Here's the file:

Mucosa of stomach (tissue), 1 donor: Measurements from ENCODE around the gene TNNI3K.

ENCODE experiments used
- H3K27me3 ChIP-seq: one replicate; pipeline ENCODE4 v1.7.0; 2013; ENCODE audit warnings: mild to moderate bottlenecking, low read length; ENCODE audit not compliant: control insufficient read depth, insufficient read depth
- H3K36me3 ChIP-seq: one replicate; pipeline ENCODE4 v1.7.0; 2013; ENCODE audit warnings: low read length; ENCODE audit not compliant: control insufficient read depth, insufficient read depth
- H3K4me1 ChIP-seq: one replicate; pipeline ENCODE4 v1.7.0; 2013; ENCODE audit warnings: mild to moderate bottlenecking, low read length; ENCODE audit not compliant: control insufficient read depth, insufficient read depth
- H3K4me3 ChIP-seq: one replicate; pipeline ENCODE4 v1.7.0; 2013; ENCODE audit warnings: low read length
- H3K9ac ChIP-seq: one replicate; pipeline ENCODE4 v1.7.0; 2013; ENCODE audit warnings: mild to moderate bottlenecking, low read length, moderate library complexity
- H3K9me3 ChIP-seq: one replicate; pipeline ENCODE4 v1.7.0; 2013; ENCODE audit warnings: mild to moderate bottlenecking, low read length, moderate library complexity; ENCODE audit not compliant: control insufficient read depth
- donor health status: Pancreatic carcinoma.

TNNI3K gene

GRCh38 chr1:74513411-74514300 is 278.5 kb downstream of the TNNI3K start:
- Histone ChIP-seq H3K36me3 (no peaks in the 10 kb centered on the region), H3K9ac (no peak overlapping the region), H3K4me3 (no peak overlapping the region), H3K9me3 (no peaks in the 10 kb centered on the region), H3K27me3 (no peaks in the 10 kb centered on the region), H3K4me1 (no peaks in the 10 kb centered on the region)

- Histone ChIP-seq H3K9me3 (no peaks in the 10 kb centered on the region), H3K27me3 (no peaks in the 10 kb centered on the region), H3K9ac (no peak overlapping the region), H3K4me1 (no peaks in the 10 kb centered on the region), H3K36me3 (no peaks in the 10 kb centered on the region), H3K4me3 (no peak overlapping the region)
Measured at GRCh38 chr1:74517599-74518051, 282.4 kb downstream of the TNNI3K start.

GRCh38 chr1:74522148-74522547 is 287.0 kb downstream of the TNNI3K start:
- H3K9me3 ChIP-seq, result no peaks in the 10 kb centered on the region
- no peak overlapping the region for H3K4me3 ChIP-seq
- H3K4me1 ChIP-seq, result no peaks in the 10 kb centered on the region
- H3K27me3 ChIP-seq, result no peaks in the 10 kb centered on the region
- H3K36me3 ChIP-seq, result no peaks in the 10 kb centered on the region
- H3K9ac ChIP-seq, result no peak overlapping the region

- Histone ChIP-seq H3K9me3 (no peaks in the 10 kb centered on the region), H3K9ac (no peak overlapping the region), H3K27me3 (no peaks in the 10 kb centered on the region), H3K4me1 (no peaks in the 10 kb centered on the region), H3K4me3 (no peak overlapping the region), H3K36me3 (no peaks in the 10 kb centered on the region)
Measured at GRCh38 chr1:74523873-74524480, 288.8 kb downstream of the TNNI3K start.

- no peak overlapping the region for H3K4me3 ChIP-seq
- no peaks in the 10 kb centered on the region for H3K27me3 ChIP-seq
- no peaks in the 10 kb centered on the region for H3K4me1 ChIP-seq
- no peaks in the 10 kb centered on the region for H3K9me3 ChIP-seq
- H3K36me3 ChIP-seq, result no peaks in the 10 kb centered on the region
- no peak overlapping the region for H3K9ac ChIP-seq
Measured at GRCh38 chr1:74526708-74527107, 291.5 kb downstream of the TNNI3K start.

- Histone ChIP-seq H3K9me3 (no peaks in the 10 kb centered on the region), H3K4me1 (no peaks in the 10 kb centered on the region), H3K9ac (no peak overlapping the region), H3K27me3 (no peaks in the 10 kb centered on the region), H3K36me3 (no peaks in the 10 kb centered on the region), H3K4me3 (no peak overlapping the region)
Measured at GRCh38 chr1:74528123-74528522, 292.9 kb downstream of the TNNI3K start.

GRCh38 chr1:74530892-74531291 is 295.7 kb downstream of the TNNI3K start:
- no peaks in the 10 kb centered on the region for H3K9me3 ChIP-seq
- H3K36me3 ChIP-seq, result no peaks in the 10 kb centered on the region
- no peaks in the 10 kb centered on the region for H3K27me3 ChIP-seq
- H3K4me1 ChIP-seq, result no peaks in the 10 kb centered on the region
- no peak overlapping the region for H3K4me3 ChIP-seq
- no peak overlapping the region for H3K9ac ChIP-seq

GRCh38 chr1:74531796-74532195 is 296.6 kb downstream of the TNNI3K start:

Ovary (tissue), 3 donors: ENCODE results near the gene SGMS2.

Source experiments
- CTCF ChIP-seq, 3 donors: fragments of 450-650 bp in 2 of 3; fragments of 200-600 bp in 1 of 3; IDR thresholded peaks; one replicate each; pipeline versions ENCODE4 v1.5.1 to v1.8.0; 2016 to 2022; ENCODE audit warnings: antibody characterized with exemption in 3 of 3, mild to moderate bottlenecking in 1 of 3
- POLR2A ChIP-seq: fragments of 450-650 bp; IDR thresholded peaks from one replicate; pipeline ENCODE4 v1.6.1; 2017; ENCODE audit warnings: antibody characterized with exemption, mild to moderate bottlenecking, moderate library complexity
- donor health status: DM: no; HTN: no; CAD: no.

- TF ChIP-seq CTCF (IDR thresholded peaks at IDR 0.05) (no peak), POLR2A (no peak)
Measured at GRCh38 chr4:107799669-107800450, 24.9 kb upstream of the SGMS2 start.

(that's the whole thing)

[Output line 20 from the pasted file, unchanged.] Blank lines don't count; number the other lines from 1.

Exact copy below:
- H3K36me3 ChIP-seq, result no peaks in the 10 kb centered on the region